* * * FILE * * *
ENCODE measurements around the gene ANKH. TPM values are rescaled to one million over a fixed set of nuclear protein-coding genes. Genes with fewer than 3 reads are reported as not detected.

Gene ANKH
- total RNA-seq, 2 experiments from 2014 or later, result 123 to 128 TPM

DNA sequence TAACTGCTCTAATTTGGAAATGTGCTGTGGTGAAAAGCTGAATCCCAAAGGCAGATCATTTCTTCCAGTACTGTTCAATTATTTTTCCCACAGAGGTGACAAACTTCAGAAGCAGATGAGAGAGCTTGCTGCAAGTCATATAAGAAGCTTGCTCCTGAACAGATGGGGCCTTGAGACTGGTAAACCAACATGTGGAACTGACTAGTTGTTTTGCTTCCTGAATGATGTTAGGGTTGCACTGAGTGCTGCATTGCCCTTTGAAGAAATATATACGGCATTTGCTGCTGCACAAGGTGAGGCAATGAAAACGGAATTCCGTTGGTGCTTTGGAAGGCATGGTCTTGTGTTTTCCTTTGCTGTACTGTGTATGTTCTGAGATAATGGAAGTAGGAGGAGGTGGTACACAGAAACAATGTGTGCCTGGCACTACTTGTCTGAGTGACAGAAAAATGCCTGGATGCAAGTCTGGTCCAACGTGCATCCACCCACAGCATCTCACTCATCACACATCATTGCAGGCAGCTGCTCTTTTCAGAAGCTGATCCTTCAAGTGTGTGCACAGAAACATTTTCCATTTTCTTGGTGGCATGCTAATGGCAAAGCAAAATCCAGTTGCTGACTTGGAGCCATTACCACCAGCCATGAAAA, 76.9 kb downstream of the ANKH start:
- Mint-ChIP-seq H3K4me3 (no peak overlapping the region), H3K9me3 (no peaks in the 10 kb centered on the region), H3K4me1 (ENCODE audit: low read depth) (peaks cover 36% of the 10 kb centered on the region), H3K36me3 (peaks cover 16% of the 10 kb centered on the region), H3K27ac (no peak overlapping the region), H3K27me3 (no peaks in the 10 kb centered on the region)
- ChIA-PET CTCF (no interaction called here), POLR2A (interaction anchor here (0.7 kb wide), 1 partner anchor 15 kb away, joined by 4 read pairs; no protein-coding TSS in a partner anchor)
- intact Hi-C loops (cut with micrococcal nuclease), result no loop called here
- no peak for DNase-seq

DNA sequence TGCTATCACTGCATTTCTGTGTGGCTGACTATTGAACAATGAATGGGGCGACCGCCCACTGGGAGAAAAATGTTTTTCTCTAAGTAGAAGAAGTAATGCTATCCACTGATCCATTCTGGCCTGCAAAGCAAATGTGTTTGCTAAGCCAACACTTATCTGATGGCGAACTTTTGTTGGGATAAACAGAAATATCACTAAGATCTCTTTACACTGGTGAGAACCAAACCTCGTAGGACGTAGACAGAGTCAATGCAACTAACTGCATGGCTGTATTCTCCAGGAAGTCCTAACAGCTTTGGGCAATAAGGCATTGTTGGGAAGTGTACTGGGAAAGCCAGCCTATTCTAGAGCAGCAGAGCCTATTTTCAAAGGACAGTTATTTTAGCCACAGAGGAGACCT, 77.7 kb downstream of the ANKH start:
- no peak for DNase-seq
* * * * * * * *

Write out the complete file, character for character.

ENCODE measurements around the gene ANKH. TPM values are rescaled to one million over a fixed set of nuclear protein-coding genes. Genes with fewer than 3 reads are reported as not detected.

Gene ANKH
- total RNA-seq, 2 experiments from 2014 or later, result 123 to 128 TPM

DNA sequence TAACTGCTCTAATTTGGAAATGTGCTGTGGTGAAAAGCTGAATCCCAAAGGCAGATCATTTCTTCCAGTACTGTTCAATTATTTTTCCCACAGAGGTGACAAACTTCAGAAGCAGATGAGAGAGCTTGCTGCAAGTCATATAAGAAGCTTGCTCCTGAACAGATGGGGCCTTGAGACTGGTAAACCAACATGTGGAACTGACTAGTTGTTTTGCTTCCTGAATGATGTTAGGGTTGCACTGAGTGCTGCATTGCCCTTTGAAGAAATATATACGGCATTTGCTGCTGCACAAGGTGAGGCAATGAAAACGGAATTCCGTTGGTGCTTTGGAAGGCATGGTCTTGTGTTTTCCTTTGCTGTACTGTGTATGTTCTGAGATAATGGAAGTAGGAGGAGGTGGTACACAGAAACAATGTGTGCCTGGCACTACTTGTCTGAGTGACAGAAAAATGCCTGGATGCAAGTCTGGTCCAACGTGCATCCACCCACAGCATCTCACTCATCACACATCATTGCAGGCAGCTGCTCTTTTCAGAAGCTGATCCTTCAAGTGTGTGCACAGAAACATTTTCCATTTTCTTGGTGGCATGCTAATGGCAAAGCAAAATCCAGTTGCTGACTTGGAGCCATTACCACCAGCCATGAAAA, 76.9 kb downstream of the ANKH start:
- Mint-ChIP-seq H3K4me3 (no peak overlapping the region), H3K9me3 (no peaks in the 10 kb centered on the region), H3K4me1 (ENCODE audit: low read depth) (peaks cover 36% of the 10 kb centered on the region), H3K36me3 (peaks cover 16% of the 10 kb centered on the region), H3K27ac (no peak overlapping the region), H3K27me3 (no peaks in the 10 kb centered on the region)
- ChIA-PET CTCF (no interaction called here), POLR2A (interaction anchor here (0.7 kb wide), 1 partner anchor 15 kb away, joined by 4 read pairs; no protein-coding TSS in a partner anchor)
- intact Hi-C loops (cut with micrococcal nuclease), result no loop called here
- no peak for DNase-seq

DNA sequence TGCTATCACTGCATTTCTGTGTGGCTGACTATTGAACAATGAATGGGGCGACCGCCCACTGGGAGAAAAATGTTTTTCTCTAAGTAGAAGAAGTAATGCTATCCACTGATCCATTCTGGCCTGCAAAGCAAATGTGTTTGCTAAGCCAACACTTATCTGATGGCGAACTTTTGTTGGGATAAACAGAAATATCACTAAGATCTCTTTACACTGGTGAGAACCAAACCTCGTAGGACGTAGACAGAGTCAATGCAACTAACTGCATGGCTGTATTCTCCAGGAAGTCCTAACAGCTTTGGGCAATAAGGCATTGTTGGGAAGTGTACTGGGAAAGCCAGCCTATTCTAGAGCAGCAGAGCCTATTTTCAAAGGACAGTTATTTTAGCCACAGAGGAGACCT, 77.7 kb downstream of the ANKH start:
- no peak for DNase-seq